2 4 0 D O C S . 2 8 8 2 9 0 J A N U A R Y 1 9 2 0 288. To Arthur Korn[1] 28 January 1920 [Not selected for translation.] 289. To Alexander Eliasberg Berlin, 30 January 1920 Highly esteemed Sir, Lately, so many analogous inquiries have been addressed to me that it is a cate- gorical necessity for me to decline them all.[1] I am in any case so overworked al- ready that I cannot think of taking on any new responsibility. In sincerely regretting not being able to meet your request, I am, with best wish- es for your new endeavor, very respectfully, A. Einstein. 290. From Paul Epstein Munich, 19 Scheuchzer St., 31 January 1920 Highly esteemed Professor, I am just in receipt of a letter from my friend Alexander Eliasberg requesting that I support his efforts in winning you over as an editor of Odeon.[1] Indeed, I can do so with an impeccable conscience: Thomas Mann and Hugo von Hofmannsthal, who are heading the literary section, need no recommendation, obviously, being among the most respected personalities of German literature. Thomas Mann’s po- litical views evidently do not coincide with yours, nevertheless the magazine is supposed to be apolitical and will even follow international tendencies. Moreover, based on what I know about Thomas Mann, I am convinced that his conservatism is not rooted in material interests: he is a bad thinker but an honest and honorable character.[2] If you balk at collaborating with someone of the likes of Carl Ludwig Schleich (about whom I know very little), the editors will surely react to your ob- jection by dropping him immediately.[3] So my task can only consist of informing you about the character of the editor A. Eliasberg, whom I have known since my childhood. Eliasberg is a Jew of nation- alistic bent, who stresses his Jewishness at every opportunity that presents itself. His name is emblazoned on the cover of the Jewish monthly Jüdische Monatshefte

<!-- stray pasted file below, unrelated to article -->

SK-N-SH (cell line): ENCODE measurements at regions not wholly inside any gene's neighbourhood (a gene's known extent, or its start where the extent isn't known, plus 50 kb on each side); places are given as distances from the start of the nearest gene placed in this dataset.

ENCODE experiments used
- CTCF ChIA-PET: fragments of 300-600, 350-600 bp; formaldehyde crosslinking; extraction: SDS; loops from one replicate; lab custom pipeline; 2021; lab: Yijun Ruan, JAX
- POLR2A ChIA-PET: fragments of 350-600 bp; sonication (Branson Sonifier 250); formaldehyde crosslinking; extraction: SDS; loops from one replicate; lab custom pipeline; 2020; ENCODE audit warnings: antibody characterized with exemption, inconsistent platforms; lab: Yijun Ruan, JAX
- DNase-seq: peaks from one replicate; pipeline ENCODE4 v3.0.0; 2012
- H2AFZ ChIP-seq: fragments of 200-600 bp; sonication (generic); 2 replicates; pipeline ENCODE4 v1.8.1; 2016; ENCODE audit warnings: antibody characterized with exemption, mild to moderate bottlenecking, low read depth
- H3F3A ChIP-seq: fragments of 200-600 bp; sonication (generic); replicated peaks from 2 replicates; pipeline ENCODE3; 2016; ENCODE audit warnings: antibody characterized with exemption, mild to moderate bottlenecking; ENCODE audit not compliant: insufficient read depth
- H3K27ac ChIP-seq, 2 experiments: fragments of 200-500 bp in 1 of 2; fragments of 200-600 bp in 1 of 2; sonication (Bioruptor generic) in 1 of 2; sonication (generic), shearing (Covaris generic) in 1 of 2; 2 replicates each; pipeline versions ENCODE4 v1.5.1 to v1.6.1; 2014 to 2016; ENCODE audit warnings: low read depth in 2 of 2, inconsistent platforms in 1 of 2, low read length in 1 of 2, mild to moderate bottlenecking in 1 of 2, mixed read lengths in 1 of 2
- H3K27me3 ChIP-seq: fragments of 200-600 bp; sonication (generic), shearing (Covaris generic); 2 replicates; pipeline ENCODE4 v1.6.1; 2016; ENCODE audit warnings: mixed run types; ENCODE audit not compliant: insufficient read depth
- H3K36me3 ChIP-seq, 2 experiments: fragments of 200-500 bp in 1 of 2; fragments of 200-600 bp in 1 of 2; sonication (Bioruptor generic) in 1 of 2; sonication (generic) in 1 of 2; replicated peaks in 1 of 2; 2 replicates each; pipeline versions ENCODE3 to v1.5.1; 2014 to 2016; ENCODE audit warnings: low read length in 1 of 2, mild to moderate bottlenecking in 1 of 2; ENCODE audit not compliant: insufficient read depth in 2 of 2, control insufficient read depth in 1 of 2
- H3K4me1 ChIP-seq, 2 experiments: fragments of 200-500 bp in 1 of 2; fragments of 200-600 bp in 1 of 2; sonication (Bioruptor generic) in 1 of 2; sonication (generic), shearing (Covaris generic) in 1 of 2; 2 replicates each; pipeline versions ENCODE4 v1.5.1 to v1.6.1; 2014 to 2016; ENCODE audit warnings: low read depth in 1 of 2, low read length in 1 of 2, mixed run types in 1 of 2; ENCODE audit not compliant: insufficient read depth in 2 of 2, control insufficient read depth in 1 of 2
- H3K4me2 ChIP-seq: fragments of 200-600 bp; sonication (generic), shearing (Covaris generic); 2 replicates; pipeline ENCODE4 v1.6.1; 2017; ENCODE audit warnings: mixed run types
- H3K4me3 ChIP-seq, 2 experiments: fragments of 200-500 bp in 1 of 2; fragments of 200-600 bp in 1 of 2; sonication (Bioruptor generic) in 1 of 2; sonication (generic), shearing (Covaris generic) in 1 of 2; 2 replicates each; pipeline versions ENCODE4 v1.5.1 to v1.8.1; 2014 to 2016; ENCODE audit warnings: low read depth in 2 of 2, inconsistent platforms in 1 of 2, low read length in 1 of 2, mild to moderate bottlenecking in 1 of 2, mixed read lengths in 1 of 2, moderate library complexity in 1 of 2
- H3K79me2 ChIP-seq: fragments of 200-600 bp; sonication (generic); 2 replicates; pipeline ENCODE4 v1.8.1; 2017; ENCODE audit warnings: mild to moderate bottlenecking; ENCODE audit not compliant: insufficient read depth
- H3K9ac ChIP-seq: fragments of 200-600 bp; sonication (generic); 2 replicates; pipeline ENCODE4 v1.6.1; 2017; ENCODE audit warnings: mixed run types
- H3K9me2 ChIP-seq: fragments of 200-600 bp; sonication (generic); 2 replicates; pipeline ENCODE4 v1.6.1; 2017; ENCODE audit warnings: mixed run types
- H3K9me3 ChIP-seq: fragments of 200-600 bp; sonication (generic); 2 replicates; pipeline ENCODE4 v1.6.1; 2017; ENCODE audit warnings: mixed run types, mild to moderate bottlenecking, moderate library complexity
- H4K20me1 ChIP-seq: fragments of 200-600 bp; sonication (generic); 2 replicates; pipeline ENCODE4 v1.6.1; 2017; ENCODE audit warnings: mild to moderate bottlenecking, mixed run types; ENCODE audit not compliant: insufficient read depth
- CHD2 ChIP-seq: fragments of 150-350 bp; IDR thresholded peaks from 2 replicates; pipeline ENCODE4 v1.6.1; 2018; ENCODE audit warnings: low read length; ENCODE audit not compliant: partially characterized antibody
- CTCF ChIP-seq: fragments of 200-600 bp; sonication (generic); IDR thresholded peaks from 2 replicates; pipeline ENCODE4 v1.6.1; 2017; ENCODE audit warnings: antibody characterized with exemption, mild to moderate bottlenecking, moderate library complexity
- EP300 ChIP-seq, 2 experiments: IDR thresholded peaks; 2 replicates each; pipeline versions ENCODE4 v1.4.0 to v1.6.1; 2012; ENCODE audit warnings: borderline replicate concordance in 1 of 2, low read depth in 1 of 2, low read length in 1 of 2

Previous Page Next Page